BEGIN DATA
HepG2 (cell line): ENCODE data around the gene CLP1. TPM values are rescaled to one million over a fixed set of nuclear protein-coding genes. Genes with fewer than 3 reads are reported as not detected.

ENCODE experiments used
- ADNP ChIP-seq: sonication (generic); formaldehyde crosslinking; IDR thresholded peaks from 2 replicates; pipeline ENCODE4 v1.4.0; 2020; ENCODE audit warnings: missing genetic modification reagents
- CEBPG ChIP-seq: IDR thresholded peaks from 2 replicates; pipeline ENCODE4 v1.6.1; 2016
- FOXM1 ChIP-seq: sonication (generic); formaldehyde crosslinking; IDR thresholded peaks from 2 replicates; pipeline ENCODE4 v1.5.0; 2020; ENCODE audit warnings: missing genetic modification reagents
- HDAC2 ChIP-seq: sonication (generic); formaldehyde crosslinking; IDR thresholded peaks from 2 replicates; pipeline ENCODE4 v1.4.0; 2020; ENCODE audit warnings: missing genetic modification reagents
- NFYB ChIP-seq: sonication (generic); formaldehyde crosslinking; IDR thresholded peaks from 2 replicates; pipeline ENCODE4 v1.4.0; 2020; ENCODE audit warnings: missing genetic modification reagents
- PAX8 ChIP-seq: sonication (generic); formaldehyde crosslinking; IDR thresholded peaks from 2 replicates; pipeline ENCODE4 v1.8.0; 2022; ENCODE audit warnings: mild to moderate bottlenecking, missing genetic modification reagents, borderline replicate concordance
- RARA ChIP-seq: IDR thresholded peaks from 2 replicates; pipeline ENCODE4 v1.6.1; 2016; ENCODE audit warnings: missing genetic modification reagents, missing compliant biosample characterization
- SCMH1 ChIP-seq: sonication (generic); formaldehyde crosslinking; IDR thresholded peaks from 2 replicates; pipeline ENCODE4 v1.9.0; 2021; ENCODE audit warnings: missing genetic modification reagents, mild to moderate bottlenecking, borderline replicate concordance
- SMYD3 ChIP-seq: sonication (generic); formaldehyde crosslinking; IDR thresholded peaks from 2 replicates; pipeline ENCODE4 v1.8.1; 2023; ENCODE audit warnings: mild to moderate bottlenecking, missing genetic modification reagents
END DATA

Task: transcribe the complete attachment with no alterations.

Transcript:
HepG2 (cell line): ENCODE data around the gene CLP1. TPM values are rescaled to one million over a fixed set of nuclear protein-coding genes. Genes with fewer than 3 reads are reported as not detected.

ENCODE experiments used
- ADNP ChIP-seq: sonication (generic); formaldehyde crosslinking; IDR thresholded peaks from 2 replicates; pipeline ENCODE4 v1.4.0; 2020; ENCODE audit warnings: missing genetic modification reagents
- CEBPG ChIP-seq: IDR thresholded peaks from 2 replicates; pipeline ENCODE4 v1.6.1; 2016
- FOXM1 ChIP-seq: sonication (generic); formaldehyde crosslinking; IDR thresholded peaks from 2 replicates; pipeline ENCODE4 v1.5.0; 2020; ENCODE audit warnings: missing genetic modification reagents
- HDAC2 ChIP-seq: sonication (generic); formaldehyde crosslinking; IDR thresholded peaks from 2 replicates; pipeline ENCODE4 v1.4.0; 2020; ENCODE audit warnings: missing genetic modification reagents
- NFYB ChIP-seq: sonication (generic); formaldehyde crosslinking; IDR thresholded peaks from 2 replicates; pipeline ENCODE4 v1.4.0; 2020; ENCODE audit warnings: missing genetic modification reagents
- PAX8 ChIP-seq: sonication (generic); formaldehyde crosslinking; IDR thresholded peaks from 2 replicates; pipeline ENCODE4 v1.8.0; 2022; ENCODE audit warnings: mild to moderate bottlenecking, missing genetic modification reagents, borderline replicate concordance
- RARA ChIP-seq: IDR thresholded peaks from 2 replicates; pipeline ENCODE4 v1.6.1; 2016; ENCODE audit warnings: missing genetic modification reagents, missing compliant biosample characterization
- SCMH1 ChIP-seq: sonication (generic); formaldehyde crosslinking; IDR thresholded peaks from 2 replicates; pipeline ENCODE4 v1.9.0; 2021; ENCODE audit warnings: missing genetic modification reagents, mild to moderate bottlenecking, borderline replicate concordance
- SMYD3 ChIP-seq: sonication (generic); formaldehyde crosslinking; IDR thresholded peaks from 2 replicates; pipeline ENCODE4 v1.8.1; 2023; ENCODE audit warnings: mild to moderate bottlenecking, missing genetic modification reagents